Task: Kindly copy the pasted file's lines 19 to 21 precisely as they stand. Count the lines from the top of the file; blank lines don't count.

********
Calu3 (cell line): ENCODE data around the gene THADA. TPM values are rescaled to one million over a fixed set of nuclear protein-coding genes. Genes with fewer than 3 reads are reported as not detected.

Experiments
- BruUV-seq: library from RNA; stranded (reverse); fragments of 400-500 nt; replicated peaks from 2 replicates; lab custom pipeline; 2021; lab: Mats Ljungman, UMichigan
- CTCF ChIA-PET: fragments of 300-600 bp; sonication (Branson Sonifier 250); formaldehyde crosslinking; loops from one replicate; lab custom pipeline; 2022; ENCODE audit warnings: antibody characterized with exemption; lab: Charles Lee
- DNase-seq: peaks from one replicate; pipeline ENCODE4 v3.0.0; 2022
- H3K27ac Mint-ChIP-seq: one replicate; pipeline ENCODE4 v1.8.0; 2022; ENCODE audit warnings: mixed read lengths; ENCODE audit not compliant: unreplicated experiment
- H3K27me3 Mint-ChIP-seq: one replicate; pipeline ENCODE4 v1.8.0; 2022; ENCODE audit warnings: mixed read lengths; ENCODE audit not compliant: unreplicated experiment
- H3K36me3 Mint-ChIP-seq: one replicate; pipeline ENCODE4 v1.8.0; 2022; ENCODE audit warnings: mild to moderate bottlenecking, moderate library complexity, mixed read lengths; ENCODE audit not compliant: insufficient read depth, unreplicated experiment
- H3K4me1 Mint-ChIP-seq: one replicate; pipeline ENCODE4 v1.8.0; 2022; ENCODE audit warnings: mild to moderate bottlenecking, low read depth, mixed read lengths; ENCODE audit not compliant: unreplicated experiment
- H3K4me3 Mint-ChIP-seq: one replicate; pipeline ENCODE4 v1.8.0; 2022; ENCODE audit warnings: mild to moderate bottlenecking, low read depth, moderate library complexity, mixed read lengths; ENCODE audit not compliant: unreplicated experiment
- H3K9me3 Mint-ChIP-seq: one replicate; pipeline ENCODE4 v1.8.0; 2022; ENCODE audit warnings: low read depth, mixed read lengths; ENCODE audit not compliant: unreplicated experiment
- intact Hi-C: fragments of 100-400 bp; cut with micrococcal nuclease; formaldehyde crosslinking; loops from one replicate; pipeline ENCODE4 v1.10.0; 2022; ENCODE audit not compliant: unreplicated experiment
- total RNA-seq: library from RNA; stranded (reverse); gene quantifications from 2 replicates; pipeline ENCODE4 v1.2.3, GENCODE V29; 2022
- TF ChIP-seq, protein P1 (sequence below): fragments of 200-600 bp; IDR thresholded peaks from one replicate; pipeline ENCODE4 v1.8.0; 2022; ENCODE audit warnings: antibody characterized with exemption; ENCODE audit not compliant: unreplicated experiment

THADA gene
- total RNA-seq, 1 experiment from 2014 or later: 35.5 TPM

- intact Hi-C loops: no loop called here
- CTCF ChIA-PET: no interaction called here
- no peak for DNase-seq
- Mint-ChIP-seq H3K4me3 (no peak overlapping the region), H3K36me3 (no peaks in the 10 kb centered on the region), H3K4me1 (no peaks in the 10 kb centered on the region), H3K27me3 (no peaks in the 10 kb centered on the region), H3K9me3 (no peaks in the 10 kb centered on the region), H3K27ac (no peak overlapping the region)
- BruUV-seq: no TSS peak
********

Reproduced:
- no peak for DNase-seq
- Mint-ChIP-seq H3K4me3 (no peak overlapping the region), H3K36me3 (no peaks in the 10 kb centered on the region), H3K4me1 (no peaks in the 10 kb centered on the region), H3K27me3 (no peaks in the 10 kb centered on the region), H3K9me3 (no peaks in the 10 kb centered on the region), H3K27ac (no peak overlapping the region)
- BruUV-seq: no TSS peak